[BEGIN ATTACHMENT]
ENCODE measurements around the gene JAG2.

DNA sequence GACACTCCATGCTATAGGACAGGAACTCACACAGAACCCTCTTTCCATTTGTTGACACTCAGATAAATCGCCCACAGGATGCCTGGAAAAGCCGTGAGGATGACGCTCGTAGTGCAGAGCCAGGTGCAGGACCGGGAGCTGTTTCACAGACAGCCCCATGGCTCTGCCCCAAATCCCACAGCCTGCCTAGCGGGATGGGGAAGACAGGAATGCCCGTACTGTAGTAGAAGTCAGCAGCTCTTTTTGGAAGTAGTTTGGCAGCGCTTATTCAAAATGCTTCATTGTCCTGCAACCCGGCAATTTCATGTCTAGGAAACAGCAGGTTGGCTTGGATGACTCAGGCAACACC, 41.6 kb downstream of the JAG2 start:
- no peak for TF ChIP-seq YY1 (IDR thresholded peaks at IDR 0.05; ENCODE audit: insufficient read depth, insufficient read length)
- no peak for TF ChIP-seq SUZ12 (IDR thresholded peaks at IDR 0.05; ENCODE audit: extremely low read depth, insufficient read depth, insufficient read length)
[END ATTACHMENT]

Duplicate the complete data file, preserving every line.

ENCODE measurements around the gene JAG2.

DNA sequence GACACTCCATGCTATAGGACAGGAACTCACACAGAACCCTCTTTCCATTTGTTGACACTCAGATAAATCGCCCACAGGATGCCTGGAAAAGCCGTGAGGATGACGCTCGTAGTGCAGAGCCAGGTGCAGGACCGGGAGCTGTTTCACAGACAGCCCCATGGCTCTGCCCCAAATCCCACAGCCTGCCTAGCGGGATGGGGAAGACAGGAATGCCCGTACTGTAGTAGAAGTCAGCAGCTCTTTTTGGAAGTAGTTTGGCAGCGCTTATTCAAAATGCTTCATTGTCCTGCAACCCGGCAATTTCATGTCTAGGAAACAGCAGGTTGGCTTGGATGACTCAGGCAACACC, 41.6 kb downstream of the JAG2 start:
- no peak for TF ChIP-seq YY1 (IDR thresholded peaks at IDR 0.05; ENCODE audit: insufficient read depth, insufficient read length)
- no peak for TF ChIP-seq SUZ12 (IDR thresholded peaks at IDR 0.05; ENCODE audit: extremely low read depth, insufficient read depth, insufficient read length)